Mars & Evening Stars, © 2001 Jeane Vogel Photography,
There is something special about night light. It changes with the seasons. Cloud cover, moon phase, even air temperature can change the quality of the light after sunset.
Shooting at night means long exposures. I hate setting up the tripod, calculating the exposure, adjusting the tripod and camera to get the right composition, re-calculating the exposure because this process has taken so long that the light has changed and I have to start over. Ugh. It’s not very magical.
I love the results, though. Anything that is moving during a long exposure takes on quality that the eye cannot see. Water become silky. People or leaves or animals moving look ghostly and other-worldly. Light sneaks in from places you didn’t think was possible.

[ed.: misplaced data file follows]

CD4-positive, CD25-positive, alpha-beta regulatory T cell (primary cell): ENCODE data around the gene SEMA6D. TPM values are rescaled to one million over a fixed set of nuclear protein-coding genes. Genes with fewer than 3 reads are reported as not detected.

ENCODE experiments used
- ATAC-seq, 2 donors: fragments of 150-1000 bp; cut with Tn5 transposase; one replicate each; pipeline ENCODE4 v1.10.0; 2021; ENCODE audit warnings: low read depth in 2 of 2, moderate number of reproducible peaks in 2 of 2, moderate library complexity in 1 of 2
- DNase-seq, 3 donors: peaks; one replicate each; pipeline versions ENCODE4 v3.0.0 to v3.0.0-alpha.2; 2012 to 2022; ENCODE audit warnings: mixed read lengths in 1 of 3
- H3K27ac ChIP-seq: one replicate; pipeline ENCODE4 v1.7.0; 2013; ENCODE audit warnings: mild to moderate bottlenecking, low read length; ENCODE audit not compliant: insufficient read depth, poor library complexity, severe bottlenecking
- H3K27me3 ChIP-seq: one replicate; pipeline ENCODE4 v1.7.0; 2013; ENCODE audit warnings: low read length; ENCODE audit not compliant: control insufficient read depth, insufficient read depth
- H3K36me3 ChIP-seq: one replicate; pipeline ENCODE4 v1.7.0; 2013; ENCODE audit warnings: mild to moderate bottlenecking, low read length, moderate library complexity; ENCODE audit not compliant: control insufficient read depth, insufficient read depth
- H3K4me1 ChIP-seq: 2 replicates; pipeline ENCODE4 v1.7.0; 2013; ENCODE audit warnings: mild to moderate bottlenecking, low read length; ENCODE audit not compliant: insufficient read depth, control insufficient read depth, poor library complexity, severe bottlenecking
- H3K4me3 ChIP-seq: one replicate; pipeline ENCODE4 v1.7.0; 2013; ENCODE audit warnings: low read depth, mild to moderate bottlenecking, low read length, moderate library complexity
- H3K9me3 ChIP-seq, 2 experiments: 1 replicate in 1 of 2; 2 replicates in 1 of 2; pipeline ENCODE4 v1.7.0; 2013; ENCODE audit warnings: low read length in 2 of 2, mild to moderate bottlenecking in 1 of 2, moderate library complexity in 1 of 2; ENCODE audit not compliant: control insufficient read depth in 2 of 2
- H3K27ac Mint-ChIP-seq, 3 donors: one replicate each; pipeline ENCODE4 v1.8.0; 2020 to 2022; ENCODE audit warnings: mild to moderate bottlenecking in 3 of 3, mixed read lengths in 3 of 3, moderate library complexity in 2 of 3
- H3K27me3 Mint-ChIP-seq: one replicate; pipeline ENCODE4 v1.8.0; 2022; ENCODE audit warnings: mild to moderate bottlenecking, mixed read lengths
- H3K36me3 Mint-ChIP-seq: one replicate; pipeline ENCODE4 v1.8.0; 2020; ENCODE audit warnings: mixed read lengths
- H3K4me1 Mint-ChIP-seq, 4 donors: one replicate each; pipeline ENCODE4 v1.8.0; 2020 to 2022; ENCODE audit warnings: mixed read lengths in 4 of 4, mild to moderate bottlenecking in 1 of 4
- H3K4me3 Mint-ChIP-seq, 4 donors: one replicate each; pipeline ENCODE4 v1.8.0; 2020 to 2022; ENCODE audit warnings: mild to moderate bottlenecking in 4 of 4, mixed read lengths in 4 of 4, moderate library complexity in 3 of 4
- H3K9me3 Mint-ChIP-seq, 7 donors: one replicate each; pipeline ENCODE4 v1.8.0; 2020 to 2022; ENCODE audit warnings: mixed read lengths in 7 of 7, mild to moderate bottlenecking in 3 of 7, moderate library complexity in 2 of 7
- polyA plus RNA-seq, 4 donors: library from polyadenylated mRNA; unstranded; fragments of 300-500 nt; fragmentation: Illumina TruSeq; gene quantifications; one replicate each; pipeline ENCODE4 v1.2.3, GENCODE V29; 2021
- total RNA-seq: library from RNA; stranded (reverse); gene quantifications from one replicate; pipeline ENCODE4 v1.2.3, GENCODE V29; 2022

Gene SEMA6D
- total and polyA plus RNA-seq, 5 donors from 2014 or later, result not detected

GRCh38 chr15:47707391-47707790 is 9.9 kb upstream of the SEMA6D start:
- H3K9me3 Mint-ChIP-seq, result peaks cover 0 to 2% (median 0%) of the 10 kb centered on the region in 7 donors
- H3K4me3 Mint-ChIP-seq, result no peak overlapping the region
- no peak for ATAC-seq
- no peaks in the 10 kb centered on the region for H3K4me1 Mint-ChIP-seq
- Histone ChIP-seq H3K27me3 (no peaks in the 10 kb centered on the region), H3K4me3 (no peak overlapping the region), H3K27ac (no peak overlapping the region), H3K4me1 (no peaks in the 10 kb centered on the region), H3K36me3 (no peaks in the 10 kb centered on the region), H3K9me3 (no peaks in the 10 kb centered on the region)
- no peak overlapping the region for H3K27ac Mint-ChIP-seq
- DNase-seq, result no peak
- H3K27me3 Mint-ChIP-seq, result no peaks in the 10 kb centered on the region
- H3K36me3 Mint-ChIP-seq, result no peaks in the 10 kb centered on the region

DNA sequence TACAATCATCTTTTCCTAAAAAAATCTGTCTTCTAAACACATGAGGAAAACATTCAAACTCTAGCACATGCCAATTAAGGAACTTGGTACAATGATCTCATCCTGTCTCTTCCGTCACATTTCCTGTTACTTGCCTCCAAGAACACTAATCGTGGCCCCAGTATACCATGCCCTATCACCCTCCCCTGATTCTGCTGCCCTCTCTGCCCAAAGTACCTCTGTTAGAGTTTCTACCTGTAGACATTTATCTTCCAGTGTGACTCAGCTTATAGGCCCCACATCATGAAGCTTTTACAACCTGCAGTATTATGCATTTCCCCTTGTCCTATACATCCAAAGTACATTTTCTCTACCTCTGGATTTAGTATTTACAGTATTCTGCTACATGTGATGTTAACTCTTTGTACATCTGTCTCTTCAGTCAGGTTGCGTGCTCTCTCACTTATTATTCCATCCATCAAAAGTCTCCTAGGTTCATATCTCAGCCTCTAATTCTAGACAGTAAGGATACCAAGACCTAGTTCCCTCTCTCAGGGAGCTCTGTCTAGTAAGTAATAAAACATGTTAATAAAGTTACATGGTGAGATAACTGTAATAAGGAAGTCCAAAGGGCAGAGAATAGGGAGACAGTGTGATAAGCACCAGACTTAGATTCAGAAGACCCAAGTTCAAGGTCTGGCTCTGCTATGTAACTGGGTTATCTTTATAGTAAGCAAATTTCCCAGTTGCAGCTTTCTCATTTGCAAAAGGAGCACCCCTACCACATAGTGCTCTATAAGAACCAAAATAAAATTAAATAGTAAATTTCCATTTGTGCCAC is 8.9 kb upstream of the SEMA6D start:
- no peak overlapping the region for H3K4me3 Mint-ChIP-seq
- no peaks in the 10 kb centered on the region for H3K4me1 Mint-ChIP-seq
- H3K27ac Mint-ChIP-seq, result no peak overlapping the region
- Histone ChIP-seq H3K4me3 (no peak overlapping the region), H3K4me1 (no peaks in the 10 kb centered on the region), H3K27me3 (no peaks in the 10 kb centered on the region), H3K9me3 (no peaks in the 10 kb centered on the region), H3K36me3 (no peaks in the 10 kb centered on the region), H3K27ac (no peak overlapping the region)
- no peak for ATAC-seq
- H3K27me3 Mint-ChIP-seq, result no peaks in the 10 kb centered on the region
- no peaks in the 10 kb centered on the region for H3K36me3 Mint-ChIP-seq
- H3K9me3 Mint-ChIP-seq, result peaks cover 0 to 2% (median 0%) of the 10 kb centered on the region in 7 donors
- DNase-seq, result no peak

I cringe when I hear people say that photography captures of moment in time. It doesn’t. And long-exposures prove it. Photography captures an essence of the moment. A feeling. Often, it captures life that simply cannot be seen.
Today is the Winter Solstice and tonight is the first night of Hanukkah. Both events are about the value and wonder of night light. It’s interesting that they coincide this year. I don’t remember that happening before, though I’m sure it has — sometime.
The Winter Solstice marks the shortest day of daylight — and the longest of night light.
Hanukkah comes every year when the sky is darkest. Our candles burst through the night light and beckon back the day light.
It’s a time of wondrous light.